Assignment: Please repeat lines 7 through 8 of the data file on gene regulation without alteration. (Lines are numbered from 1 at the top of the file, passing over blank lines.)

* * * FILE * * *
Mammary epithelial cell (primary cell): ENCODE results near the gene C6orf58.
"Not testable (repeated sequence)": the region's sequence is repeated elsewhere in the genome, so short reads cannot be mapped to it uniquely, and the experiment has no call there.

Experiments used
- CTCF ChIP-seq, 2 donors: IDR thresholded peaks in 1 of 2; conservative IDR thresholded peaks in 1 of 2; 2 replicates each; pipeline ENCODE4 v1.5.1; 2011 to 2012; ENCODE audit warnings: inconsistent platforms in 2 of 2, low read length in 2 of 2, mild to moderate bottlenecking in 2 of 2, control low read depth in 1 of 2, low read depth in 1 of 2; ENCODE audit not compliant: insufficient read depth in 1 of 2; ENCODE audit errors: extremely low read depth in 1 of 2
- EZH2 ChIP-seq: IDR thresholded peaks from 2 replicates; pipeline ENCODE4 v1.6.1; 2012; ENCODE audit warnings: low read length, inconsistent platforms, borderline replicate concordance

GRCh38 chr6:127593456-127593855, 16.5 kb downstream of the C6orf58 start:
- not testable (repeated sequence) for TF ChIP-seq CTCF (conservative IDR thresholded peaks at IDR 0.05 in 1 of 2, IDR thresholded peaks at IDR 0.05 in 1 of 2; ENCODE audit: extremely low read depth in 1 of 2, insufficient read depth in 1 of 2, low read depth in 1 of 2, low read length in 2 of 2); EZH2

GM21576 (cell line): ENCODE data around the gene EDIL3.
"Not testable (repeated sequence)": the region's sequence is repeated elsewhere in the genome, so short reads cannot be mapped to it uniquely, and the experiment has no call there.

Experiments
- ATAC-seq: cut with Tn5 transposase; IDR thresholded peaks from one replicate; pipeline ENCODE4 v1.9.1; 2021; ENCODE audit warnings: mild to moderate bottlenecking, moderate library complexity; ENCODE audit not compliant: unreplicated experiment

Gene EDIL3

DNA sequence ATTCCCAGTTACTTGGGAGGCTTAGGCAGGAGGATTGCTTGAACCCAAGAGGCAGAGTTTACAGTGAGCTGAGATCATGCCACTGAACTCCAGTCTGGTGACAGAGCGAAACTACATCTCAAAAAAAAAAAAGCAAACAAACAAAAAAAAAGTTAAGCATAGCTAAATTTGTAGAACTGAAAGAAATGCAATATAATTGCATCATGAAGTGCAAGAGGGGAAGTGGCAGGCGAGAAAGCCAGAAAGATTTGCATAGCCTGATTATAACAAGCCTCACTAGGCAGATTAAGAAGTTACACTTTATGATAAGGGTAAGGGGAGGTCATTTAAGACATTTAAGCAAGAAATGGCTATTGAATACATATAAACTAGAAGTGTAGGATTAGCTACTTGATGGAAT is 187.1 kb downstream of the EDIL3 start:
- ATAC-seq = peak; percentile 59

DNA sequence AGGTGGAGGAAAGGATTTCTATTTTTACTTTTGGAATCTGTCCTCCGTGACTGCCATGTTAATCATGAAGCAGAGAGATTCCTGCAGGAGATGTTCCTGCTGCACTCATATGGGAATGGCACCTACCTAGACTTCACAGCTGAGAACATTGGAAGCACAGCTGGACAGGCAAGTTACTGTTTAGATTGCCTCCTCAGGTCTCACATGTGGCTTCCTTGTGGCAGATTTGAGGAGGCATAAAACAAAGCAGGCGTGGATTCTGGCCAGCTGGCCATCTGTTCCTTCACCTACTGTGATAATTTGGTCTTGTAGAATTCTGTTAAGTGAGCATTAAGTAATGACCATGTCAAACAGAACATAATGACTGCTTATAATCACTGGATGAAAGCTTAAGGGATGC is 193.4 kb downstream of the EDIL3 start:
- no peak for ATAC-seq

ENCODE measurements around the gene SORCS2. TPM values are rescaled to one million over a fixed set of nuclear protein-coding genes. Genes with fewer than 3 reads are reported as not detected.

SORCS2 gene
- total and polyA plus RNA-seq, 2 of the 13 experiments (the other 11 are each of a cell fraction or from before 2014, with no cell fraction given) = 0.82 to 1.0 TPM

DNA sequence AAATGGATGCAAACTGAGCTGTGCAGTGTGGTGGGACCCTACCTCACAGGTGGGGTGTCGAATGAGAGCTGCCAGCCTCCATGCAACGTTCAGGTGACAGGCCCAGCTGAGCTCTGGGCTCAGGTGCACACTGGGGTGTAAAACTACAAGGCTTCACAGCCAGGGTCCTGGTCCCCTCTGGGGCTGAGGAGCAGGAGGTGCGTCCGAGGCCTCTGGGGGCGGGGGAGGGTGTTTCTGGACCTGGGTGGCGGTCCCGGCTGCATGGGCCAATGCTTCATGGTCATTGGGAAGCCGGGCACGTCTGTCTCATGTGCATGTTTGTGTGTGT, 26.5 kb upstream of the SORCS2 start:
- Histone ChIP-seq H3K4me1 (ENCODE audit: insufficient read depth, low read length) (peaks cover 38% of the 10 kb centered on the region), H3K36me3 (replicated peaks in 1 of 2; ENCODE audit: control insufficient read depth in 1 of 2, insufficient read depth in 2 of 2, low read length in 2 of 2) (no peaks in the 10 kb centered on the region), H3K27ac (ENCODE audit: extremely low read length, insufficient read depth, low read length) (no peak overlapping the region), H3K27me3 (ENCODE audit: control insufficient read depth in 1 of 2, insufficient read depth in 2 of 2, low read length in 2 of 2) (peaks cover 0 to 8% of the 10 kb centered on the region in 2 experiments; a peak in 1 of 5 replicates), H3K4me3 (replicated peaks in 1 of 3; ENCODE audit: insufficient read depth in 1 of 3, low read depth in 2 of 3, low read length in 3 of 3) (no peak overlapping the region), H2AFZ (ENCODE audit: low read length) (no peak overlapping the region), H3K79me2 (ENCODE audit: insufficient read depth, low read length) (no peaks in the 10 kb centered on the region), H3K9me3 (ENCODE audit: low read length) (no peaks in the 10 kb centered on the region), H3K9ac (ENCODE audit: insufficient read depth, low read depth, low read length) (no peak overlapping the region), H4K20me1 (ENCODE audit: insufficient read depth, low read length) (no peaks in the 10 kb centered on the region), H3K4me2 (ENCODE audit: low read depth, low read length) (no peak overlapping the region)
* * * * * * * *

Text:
- not testable (repeated sequence) for TF ChIP-seq CTCF (conservative IDR thresholded peaks at IDR 0.05 in 1 of 2, IDR thresholded peaks at IDR 0.05 in 1 of 2; ENCODE audit: extremely low read depth in 1 of 2, insufficient read depth in 1 of 2, low read depth in 1 of 2, low read length in 2 of 2); EZH2

GM21576 (cell line): ENCODE data around the gene EDIL3.